By Richard Stewart
Where’s the proof? What’s the right thing to believe in? If God (x), then how can (y) etc. It’s the difference between those who can live their life by faith and those who can’t that forms the central conflict of The Believers. Maud and Ollie are The Believers, who in the spirit of charity invite their neighbours Joff and Marianne to take shelter from a storm whose rising flood waters threaten their house and the lives of their daughter Grace’s soft toys. While Grace and the Believers’ daughter Joyous (‘named after one of Maud’s orgasms’) play upstairs and remain offstage throughout, the couples spend the night with dinner, plenty of white rioja and eventually recreational drugs as they clash on the issue of belief with each other as well as battling their own internal demons.
Constraint breeds creativity they say, so the Bar of our own BLT has the potential to be a hive of imaginative creation. It’s not a great space – it’s small and technically frugal, light leaks through every crack in the ceiling and if I were to give my honest opinion on those pillars it would eat through my word count (and expand some vocabularies). Crooked Wood, however, reassured me that if anyone was going to squeeze every bit of potential from the Bar’s idiosyncracies it would be Jessica-Ann Jenner. The pillars went from perennial nuisance to the central focus of the set, dividing the stage into distinct sections and utilising an ingenious fold out frame to create a dining room table, as well as supporting the actors during the spectacular ‘flying’ scene.
What actors they are too. I don’t think I really found any of the characters ‘likable’ – they aren’t written particularly well enough for that – but the performers wrung every drop of talent out to bring them to life and make them relatable. Both couples had perfect chemistry with their respective partner, and both in look and attitude perfectly challenged their opposite numbers, the guests’ laidback and looser movement and costume wonderfully at odds with the Believers’ smarter, clean- cut look. Jaimi Keemer as Maud ran the gamut between wide-eyed happy innocence and mischievous seductress, with the slight potential of menace when required. Her husband Ollie (James Mercer) was a perfect partner for her, matching her qualities wonderfully but always possessing a sinister undercurrent that James excels at. Andrew Newbon as Joff started rather stiff, but as his character relaxed the veneer sloughed off and his vulnerability and neuroses, previously overshadowed by his wife came to the fore. Hazal Han was for me, the shining jewel in this dark piece. Sardonic cynicism to hide her weakness and worry oozed from her every pore and there wasn’t a moment she was on stage I wasn’t watching her. Arguably she had the lion’s share of the humour, but she had to counterbalance this with the emotional gut-punching the later stages of the action called for, and she brought more than one audience member to horrified tears by the conclusion.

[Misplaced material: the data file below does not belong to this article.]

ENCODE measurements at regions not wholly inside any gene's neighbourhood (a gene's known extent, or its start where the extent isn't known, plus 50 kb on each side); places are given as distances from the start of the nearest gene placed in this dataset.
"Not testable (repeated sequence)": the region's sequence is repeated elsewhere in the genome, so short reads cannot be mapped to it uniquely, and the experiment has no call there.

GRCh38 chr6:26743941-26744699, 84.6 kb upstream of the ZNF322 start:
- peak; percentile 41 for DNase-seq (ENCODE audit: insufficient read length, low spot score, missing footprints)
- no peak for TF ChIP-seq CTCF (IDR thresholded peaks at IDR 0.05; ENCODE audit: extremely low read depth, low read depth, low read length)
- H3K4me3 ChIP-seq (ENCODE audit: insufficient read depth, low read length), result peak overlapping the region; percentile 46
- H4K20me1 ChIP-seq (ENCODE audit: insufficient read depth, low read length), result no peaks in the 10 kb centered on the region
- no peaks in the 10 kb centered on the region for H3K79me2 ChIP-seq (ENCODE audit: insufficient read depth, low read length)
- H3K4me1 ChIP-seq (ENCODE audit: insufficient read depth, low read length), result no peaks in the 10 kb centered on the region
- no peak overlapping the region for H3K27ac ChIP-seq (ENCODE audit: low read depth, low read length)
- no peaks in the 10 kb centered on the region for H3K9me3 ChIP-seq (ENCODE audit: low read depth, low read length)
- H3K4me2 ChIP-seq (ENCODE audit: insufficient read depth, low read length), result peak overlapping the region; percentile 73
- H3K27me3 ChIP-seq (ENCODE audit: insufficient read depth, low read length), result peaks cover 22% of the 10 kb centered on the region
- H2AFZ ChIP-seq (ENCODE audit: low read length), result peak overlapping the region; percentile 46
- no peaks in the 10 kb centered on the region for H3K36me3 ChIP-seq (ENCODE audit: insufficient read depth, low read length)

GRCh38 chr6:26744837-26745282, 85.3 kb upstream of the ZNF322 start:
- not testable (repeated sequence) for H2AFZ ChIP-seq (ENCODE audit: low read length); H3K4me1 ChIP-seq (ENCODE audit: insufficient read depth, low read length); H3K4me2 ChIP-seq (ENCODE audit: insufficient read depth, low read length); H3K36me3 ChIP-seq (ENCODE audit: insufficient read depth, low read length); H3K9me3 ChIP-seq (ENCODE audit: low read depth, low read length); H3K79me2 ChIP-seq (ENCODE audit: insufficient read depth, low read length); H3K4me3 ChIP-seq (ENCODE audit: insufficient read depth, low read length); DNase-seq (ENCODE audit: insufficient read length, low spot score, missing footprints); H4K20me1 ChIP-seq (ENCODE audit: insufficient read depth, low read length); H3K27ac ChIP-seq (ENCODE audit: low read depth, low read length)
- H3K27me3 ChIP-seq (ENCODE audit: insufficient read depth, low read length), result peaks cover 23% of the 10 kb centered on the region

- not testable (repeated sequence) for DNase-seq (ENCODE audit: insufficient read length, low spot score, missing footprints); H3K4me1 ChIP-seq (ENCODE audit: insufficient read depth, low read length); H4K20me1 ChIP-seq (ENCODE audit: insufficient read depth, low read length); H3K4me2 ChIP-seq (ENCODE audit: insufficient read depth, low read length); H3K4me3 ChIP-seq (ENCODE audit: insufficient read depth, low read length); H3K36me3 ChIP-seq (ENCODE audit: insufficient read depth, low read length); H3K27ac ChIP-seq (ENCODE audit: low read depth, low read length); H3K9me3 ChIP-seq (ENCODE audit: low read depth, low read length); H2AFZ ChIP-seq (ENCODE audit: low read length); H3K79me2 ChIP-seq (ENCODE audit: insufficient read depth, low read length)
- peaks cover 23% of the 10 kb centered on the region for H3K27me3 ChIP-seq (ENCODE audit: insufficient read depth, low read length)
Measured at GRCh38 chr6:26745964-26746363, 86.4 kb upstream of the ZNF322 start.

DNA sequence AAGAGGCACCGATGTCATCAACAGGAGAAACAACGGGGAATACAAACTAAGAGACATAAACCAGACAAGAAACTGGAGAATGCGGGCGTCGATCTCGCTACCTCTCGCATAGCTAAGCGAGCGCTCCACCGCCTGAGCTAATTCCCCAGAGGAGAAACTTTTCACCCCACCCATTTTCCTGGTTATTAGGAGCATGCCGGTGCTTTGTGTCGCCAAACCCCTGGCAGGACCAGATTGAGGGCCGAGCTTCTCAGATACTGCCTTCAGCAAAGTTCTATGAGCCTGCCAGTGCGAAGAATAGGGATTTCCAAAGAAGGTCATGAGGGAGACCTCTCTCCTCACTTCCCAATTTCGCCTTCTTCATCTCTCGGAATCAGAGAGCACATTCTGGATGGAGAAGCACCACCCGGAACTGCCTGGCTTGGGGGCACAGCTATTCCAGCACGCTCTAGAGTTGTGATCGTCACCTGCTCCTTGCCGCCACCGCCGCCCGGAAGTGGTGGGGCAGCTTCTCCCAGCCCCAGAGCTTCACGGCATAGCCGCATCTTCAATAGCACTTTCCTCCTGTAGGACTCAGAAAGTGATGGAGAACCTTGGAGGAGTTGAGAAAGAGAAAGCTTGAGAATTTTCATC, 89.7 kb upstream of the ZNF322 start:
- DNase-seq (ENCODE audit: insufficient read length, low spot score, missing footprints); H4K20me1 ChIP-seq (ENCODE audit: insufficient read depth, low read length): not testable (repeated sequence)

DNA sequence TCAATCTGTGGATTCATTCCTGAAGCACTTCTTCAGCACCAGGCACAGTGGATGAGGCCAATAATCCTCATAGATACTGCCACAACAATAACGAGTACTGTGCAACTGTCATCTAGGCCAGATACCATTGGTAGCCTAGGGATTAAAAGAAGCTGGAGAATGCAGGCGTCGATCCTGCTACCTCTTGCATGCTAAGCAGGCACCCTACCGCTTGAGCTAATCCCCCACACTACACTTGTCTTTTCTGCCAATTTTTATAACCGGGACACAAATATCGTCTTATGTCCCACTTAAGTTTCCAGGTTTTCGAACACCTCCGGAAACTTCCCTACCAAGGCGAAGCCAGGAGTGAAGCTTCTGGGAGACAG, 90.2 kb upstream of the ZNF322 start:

I don’t think The Believers was perfect, by any means. The structure and the characters have in hindsight left me rather underwhelmed, but I hesitate to take points off the production for the script’s faults. It also opened rather slowly – the first few scenes were rather underpaced until the show hit its stride – and the ‘comfort’ break I personally considered completely unnecessary, breaking the flow and emotion of the show for a scene change that didn’t seem major enough to warrant an end to the action (I know there were some bladders in the room who would disagree with me.)
However, I can’t deny that The Believers exemplifies everything I want BLT to try more of – somewhat more ambitious and emotional shows both technically and physically. The movement and physical elements were never too much but really helped emphasise the emotional state of the moment and is something that can really be used more in future, especially in so intimate a space as the Bar. Performances were stellar throughout, possibly the best work I’ve seen from every actor and a triumph for the Bar as a venue.